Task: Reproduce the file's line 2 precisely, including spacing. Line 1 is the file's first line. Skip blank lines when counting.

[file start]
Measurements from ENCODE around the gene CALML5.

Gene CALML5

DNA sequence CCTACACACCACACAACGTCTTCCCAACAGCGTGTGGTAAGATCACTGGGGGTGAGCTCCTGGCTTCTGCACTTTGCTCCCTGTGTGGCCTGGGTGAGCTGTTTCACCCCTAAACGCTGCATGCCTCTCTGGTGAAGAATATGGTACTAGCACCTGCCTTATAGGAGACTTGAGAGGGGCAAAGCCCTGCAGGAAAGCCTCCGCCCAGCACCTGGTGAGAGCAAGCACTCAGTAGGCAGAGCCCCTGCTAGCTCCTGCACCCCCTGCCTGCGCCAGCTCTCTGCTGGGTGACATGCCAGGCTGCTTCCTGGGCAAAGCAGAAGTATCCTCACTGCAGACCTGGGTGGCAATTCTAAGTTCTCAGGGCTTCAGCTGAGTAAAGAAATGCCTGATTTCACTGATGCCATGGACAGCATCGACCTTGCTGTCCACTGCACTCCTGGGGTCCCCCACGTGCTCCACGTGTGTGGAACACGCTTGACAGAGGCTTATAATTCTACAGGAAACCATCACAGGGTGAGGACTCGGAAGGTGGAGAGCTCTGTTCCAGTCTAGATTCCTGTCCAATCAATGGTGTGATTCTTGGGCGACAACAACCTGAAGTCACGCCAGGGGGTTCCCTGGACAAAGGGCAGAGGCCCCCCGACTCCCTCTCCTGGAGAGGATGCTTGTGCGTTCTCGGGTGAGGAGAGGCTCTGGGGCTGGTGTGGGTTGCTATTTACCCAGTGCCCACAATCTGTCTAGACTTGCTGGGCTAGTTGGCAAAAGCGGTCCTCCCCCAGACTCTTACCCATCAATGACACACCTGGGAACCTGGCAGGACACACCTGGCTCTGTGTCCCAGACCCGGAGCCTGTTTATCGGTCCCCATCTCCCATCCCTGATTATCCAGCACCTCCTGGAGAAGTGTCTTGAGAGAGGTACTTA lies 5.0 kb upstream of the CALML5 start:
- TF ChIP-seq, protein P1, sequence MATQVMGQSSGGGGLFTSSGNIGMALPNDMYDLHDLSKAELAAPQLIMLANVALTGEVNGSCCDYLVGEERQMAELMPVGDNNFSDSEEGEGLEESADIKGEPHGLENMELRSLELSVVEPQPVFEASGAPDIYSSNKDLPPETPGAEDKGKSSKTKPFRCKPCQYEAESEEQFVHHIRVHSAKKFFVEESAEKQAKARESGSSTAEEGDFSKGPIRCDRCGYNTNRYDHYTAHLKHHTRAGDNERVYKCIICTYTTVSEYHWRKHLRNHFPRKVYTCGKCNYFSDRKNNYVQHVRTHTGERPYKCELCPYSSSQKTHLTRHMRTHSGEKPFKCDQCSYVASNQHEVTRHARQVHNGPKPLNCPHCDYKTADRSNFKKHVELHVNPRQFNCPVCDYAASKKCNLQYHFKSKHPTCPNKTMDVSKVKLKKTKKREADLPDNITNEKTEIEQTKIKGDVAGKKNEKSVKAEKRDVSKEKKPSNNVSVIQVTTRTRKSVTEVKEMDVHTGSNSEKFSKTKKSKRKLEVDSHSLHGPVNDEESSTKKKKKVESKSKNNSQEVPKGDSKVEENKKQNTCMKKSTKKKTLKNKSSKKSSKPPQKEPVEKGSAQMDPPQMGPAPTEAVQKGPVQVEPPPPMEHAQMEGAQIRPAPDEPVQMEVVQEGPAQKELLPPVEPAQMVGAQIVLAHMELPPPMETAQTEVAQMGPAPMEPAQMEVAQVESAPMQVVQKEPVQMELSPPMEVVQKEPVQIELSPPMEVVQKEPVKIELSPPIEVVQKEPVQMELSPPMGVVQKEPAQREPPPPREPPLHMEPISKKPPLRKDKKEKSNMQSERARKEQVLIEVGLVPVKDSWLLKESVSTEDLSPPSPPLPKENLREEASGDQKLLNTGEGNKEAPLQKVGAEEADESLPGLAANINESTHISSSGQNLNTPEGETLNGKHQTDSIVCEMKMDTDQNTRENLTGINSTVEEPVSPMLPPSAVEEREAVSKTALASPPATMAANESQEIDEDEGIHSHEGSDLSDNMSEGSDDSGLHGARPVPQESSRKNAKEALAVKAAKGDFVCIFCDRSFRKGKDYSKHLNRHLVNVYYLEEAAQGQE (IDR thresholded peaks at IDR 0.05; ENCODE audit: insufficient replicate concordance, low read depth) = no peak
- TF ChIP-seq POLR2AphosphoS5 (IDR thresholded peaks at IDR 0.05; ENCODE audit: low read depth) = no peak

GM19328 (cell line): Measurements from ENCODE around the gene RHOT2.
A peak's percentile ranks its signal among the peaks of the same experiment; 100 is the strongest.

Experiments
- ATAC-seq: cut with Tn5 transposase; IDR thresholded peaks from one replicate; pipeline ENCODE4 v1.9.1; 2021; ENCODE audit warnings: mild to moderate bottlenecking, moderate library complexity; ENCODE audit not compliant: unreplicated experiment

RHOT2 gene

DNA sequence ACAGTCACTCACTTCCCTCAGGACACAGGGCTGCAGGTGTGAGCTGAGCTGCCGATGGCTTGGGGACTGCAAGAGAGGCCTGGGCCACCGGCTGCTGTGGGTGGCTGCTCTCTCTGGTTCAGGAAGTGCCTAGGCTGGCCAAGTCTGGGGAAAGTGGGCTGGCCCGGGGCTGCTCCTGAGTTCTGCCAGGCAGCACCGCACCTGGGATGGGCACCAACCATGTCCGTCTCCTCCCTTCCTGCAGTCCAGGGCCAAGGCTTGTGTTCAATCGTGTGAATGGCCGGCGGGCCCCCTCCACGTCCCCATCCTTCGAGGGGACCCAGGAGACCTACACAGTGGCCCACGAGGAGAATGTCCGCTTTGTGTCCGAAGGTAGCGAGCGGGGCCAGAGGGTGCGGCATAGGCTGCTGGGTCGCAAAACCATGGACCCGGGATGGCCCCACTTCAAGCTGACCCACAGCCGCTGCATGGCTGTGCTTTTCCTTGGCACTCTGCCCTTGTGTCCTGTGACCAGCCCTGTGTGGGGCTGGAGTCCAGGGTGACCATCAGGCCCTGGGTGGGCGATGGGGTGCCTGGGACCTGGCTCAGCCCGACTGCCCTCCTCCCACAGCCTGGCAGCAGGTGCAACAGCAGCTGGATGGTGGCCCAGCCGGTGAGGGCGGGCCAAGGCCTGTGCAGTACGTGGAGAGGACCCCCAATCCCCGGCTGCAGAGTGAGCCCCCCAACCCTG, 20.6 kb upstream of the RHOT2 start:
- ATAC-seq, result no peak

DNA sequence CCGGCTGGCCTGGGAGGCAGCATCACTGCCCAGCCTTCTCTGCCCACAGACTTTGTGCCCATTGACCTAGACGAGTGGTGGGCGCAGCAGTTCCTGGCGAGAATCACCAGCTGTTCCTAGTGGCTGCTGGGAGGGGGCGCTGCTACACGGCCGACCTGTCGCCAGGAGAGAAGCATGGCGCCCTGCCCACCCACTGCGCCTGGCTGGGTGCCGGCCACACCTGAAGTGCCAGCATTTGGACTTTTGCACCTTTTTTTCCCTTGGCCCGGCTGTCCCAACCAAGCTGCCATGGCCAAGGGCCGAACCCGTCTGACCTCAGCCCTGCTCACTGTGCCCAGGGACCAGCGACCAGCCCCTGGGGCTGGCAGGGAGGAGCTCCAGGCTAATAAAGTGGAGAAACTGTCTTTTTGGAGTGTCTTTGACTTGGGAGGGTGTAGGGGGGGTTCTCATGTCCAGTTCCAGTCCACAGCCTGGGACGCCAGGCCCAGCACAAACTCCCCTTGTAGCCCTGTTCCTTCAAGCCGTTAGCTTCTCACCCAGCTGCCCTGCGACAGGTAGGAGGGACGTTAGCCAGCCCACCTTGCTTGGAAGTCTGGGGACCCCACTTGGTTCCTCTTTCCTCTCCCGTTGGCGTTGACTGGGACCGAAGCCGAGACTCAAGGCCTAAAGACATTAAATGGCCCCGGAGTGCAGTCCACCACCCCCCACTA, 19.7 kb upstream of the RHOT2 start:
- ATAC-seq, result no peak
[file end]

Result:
Gene CALML5